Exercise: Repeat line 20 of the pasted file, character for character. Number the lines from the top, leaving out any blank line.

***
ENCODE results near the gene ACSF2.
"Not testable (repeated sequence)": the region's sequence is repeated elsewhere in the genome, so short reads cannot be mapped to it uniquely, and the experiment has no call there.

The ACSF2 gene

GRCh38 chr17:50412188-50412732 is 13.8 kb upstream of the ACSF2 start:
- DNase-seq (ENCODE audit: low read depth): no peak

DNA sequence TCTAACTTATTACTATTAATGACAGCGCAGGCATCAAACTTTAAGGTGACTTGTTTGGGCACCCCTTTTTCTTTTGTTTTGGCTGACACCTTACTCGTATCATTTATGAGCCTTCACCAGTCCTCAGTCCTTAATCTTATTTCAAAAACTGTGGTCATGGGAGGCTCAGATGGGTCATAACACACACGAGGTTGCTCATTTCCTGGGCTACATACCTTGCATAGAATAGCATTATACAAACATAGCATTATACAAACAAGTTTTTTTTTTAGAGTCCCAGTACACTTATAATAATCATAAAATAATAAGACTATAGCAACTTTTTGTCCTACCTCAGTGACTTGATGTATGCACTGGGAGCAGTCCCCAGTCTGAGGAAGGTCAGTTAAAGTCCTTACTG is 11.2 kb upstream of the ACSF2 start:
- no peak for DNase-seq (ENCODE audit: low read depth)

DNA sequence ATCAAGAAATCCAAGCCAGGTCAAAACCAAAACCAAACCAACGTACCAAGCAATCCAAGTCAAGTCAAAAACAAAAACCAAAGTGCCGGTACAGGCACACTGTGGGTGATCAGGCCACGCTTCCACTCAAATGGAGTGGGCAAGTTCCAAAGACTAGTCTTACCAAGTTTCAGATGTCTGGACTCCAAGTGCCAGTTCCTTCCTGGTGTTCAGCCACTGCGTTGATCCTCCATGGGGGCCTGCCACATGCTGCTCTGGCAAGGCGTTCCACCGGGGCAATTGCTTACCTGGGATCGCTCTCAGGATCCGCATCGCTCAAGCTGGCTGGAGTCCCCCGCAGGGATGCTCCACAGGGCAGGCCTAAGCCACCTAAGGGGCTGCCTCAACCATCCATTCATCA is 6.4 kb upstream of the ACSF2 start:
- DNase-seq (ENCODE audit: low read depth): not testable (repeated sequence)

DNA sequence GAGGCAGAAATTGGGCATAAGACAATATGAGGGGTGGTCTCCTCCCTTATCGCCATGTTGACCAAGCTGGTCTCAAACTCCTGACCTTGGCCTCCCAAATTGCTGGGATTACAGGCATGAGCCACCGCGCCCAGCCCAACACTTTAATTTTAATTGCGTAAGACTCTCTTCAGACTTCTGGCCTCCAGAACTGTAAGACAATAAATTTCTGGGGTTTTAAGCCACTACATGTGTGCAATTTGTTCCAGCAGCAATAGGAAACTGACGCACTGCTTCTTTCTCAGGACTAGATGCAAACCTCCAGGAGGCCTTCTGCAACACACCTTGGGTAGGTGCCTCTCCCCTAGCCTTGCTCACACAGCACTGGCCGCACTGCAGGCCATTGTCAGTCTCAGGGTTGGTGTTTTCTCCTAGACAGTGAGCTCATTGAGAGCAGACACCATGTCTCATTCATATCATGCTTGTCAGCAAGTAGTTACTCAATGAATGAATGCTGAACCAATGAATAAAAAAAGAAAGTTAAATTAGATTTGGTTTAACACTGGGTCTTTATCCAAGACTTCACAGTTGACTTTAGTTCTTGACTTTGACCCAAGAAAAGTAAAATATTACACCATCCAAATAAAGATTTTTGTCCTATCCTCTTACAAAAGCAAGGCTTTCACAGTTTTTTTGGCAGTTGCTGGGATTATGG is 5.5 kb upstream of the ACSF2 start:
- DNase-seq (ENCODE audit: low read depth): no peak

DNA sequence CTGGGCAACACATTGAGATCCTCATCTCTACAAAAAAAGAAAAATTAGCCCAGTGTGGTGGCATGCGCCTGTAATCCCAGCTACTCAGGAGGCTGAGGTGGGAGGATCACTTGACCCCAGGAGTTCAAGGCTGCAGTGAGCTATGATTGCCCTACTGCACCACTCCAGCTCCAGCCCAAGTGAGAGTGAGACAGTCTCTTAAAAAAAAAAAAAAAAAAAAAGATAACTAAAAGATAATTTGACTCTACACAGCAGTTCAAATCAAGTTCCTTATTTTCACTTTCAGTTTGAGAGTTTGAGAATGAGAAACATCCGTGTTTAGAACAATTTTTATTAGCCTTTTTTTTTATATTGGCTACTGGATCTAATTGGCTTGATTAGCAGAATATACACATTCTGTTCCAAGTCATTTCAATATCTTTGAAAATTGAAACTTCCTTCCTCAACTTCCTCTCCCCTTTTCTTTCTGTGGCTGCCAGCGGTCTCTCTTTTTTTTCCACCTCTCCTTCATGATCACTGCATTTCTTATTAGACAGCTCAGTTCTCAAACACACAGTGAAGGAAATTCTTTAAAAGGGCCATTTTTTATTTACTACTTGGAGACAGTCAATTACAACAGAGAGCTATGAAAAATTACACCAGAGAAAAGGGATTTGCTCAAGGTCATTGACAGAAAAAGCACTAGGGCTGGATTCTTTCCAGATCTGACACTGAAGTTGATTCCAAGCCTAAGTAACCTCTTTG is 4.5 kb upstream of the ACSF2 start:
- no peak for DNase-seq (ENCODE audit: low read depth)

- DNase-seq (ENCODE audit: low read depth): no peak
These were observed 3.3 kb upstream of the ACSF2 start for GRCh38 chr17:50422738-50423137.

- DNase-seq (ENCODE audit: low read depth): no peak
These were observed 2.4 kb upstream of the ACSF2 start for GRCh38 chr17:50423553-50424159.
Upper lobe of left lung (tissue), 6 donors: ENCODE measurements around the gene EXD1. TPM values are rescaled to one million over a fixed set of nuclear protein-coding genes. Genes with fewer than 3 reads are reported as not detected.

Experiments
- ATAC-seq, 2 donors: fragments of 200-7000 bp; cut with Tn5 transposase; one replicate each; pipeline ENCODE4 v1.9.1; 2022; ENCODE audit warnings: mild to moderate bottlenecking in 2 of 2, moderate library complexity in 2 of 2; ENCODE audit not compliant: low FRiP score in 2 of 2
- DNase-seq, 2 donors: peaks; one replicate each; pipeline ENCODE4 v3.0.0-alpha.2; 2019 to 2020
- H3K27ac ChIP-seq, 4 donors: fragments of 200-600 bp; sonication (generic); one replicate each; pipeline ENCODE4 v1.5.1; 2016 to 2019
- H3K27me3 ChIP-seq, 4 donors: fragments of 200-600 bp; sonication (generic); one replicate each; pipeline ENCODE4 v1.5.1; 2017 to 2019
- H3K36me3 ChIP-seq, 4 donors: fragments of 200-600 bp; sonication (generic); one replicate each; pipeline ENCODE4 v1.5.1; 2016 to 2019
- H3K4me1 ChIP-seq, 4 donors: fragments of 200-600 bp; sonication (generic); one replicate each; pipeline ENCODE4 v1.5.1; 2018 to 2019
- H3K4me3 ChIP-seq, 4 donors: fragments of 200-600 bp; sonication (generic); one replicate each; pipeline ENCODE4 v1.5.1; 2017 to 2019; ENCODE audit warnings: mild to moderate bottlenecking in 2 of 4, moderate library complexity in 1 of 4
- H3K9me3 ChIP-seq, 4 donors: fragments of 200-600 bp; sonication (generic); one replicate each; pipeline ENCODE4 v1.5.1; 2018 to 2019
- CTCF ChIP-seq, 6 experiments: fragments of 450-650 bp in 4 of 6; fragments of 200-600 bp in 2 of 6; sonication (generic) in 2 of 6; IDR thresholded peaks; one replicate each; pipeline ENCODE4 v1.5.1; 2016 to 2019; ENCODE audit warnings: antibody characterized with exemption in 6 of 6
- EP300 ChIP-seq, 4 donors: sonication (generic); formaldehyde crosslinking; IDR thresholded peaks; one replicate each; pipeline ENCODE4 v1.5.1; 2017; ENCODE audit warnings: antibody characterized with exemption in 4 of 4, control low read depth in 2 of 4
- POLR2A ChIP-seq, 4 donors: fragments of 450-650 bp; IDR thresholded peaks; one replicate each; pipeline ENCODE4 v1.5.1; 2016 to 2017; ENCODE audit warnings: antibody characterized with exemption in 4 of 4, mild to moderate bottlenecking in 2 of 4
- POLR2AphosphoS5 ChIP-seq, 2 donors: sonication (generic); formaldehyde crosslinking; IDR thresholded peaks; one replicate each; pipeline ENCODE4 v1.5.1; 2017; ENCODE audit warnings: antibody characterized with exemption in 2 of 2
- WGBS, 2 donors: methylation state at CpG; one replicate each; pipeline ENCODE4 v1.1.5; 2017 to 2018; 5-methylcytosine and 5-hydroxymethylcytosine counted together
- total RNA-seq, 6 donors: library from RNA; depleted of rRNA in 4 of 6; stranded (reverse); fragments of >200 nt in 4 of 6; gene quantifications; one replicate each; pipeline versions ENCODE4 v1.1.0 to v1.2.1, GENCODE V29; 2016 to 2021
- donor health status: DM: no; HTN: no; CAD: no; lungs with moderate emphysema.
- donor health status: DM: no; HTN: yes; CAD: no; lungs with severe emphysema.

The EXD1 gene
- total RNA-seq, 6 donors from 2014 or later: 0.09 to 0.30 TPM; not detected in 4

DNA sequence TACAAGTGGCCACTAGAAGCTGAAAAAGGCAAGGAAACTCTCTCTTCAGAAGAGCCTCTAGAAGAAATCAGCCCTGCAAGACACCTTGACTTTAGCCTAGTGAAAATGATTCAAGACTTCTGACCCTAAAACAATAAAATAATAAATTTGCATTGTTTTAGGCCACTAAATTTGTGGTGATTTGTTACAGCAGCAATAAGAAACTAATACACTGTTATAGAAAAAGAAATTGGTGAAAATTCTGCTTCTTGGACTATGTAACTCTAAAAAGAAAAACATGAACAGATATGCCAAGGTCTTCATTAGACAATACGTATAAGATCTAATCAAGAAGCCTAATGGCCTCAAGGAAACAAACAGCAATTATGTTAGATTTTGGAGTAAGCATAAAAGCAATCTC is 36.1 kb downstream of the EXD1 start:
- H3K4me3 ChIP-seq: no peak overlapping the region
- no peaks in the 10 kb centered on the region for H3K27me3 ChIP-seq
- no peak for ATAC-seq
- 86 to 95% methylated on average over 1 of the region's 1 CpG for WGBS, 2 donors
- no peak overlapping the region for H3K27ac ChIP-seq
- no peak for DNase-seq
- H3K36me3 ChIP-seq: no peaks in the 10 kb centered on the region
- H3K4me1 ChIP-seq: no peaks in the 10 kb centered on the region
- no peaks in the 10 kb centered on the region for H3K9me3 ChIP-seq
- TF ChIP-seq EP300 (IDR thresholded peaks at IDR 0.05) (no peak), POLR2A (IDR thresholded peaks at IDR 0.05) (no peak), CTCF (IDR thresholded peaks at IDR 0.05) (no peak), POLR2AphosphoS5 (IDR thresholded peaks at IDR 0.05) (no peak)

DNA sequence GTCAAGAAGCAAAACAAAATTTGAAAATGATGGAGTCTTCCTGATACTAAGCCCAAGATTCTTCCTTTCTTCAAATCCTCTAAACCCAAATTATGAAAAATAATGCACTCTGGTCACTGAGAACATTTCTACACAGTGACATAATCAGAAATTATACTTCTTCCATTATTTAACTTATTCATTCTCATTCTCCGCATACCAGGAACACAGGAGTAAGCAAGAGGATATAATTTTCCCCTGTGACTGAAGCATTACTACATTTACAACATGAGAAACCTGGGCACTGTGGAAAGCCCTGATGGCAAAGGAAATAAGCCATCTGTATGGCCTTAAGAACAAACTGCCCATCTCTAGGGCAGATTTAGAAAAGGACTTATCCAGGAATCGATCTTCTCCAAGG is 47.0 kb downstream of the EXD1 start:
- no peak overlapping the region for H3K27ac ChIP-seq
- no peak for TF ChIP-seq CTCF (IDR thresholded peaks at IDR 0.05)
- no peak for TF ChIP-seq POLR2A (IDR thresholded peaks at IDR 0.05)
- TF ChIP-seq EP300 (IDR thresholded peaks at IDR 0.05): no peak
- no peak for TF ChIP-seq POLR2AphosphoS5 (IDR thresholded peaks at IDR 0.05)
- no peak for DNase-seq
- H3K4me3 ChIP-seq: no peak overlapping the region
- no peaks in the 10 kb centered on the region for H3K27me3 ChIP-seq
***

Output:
- ATAC-seq, 2 donors: fragments of 200-7000 bp; cut with Tn5 transposase; one replicate each; pipeline ENCODE4 v1.9.1; 2022; ENCODE audit warnings: mild to moderate bottlenecking in 2 of 2, moderate library complexity in 2 of 2; ENCODE audit not compliant: low FRiP score in 2 of 2